Open Access News

News from the open access movement

Friday, February 16, 2007

Research Commissioner's opening address in Brussels

Janez Potočnik, 'Scientific Publishing in the European Research Area' – Access, Dissemination and Preservation in the Digital Age, the opening address at the Brussels conference of the same title (February 15-16, 2007).  Potočnik is the European Commissioner for Science and Research.  Excerpt:

...Let me start by addressing one question: why are we here? It’s a simple question and it has a simple answer: it is because the world has changed. And part of this change has been in the norms, the expectations and the demands of research and researchers.

It is important that we make progress in this area. Why? Because the EU's future depends on a knowledge society. The debate about how that knowledge is disseminated is fundamental. It takes in a lot of important issues – sales, copyright, jobs, access and funding. But ultimately, it's about the conditions for spreading knowledge.

Nearly all new research builds on previous work. So the access to scientific results, how rapidly this access is given and the cost of access all impact on research excellence and innovation....

But today's conference is not about previous adaptations [to the digital age], but future ones....

The European Commission has been closely following the debate on experiments with open access to scientific information. We have also been contributing to the debate through the study on the scientific publishing market that we commissioned last year.

I am aware that – sometimes controversial – discussions on open access are taking place between scientific publishers and the scientific community.

This was clear from the replies we received to our online consultation last year on the study. The consultation showed that while the respondents from the scientific community warmly received the report and its recommendations, the publishing industry was mostly critical of its methodology and conclusions....

I recognise the investment that the publishing industry has made over the years. It offers new tools, services and technologies in line with the digital revolution.  This has been highlighted in the Declaration on STM publishing adopted by the publishing community two days ago.

At the same time, the digital revolution has led the European scientific community to suggest that an alternative publishing model, with better access to research publications, could further stimulate research excellence and innovation.

In the EU, there have been two major recent statements on the issue.

In December 2006 EURAB - the European Research Advisory Board - composed of 50% research community and 50% industry representatives - recommended that the Commission (and I quote) “consider mandating all researchers funded under [the seventh Framework Programme] to lodge their publications resulting from EC-funded research in an open access repository as soon as possible after publication, to be made accessible within 6 months at the latest".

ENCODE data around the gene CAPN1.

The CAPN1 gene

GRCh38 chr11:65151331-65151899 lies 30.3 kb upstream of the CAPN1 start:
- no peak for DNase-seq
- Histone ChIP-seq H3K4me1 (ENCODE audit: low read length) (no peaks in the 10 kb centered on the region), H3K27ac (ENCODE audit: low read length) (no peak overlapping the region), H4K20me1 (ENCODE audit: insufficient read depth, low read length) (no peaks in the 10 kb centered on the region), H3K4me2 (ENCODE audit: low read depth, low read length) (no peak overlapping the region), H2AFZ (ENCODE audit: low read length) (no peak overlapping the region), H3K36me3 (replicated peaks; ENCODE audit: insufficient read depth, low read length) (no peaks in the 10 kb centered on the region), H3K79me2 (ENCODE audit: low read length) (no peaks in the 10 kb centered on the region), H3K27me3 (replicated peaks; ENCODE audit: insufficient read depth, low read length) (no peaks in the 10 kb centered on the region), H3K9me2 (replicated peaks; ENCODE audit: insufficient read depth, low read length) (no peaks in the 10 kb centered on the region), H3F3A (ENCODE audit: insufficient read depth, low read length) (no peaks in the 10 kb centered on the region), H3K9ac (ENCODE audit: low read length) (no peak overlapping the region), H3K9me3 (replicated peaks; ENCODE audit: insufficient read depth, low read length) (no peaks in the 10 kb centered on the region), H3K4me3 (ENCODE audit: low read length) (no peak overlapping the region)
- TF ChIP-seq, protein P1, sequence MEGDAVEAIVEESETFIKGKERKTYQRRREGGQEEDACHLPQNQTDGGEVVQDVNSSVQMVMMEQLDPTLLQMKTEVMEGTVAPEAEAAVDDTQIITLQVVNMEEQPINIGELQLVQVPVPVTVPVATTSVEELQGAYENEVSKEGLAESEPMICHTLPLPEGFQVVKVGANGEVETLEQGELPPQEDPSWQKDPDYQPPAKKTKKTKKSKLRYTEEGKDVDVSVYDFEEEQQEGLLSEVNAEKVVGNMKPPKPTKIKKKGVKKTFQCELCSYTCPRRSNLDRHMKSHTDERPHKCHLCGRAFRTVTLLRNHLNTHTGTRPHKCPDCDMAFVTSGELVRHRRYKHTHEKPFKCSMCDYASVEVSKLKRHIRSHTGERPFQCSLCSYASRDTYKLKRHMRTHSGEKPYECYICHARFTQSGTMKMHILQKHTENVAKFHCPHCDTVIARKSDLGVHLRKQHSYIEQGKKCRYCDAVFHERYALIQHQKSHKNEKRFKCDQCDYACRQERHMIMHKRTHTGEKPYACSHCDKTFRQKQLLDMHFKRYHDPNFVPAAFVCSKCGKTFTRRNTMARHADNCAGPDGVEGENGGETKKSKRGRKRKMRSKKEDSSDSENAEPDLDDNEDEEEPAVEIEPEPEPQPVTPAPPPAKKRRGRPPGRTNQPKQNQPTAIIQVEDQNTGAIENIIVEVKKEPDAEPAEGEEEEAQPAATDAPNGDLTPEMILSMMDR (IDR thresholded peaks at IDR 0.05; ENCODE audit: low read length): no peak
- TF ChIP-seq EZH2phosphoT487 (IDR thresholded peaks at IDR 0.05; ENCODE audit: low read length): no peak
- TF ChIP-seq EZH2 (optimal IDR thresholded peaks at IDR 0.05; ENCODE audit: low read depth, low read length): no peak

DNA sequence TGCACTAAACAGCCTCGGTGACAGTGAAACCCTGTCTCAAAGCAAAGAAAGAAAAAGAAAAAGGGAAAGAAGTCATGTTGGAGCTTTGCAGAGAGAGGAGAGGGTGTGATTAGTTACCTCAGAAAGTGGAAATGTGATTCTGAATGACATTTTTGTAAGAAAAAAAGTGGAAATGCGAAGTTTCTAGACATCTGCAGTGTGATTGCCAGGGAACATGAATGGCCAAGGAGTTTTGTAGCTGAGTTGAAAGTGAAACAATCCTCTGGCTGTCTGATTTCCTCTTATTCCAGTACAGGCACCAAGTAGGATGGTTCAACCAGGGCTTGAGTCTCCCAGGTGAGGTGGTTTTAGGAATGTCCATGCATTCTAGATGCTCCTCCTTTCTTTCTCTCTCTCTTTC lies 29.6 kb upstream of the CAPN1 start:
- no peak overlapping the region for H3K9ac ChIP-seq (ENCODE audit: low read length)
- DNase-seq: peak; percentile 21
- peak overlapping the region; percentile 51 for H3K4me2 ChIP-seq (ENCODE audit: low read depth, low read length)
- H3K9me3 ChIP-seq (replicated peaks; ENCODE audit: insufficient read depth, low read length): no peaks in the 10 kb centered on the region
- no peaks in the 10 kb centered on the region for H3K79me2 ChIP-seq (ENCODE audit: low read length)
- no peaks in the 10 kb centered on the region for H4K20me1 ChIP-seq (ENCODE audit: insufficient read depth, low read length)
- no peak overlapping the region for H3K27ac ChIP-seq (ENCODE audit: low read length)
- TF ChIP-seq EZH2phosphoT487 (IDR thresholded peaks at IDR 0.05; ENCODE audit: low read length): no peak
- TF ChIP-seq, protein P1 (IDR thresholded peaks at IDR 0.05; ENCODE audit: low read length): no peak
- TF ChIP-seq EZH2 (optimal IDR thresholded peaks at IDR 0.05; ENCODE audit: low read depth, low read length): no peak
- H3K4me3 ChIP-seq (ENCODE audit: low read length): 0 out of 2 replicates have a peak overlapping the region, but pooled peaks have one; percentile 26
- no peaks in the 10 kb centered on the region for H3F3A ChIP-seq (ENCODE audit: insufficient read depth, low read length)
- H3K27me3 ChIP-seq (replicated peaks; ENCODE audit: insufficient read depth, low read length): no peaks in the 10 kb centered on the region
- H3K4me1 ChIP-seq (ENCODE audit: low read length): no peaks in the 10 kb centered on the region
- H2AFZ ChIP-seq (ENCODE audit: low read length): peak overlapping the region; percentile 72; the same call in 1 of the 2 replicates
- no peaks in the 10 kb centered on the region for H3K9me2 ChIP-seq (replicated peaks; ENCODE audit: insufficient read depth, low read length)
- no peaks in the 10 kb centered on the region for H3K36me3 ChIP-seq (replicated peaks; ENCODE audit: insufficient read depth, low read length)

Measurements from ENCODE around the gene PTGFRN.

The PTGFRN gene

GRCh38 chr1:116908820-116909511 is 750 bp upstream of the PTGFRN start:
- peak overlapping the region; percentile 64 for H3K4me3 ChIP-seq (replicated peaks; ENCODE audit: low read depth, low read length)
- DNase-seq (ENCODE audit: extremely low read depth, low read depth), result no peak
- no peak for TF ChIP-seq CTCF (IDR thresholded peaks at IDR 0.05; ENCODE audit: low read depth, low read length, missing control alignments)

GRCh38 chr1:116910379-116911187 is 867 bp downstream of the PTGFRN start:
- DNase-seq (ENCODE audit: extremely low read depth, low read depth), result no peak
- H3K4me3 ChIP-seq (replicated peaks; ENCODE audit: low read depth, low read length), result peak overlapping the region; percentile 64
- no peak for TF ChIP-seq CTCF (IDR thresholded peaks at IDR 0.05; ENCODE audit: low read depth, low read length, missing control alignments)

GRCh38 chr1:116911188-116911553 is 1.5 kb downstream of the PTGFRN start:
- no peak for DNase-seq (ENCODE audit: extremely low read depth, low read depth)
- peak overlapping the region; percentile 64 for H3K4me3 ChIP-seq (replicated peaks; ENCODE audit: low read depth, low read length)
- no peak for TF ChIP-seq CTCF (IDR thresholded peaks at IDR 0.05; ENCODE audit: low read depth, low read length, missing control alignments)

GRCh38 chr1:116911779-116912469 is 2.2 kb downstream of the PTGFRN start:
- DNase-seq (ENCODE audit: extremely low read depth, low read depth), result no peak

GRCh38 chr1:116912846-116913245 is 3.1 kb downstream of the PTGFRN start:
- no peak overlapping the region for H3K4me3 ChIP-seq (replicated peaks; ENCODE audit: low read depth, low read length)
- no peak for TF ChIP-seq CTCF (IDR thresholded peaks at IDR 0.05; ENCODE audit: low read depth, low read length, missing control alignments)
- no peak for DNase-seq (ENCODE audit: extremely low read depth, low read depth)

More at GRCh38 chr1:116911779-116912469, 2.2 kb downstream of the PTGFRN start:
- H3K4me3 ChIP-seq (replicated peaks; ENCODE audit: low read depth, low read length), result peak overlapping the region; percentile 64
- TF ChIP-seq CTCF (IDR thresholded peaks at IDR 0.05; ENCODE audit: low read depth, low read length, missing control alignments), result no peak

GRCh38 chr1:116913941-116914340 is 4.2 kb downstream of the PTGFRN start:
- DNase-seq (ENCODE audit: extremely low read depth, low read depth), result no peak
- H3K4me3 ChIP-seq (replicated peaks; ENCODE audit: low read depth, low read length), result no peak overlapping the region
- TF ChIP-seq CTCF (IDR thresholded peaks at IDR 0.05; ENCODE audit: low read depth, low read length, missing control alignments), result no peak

The second statement was by the Scientific Council of the European Research Council, Europe's new funding body for frontier research. It stated its “firm intention [...] to issue specific guidelines for the mandatory deposit in open access repositories of research results [...] obtained thanks to ERC grants”....

Just this morning, a research community delegation presented me with a petition of over 19.000 signatories from around the world calling on the European Commission to guarantee public access to publicly-funded research results shortly after publication.

The Commission has a role to play in this evolution and we have already made a first move. Yesterday, the Commission adopted a Communication on access to scientific information in the digital age. My colleague, Viviane Reding, will be discussing this more in detail later in the conference.

The Communication announces a series of measures on how the Commission will deal with open access in FP7 funded projects - and how it will use its funding programmes to improve the access to and the preservation of scientific information. This will include, for example, promoting the use of project costs for open access publishing under FP7.

I have outlined several positions. Allow me to give an idea of the factors influencing my position.

Over the next 7 years, the EU will invest over 54 billion euros in research and development. I want every euro of this funding to contribute in some way to developing a true European Research Area and creating a strong European knowledge society. That is my job. The European Commission, and, indeed, the European citizen, must get a good return on its investment.

So far, funding bodies and the public money more generally have tended to contribute multiple times to the research process.

They fund the research to be performed through research grants.

They also support peer review, in the sense that they usually pay reviewers’ salaries.

Finally, they often acquire the final scientific journal publications for research organisations.

From a research funding body's viewpoint, there is room to improve the impact of research on society and the development of knowledge....

The two main questions facing us today are to see:

  • First, how to offer the research community rapid and wide dissemination of results, facilitated by new information and communication technologies.
  • Second, how to combine this with fair remuneration for the scientific publishers who invest in tools and mechanisms to organise the information flows and the peer review system....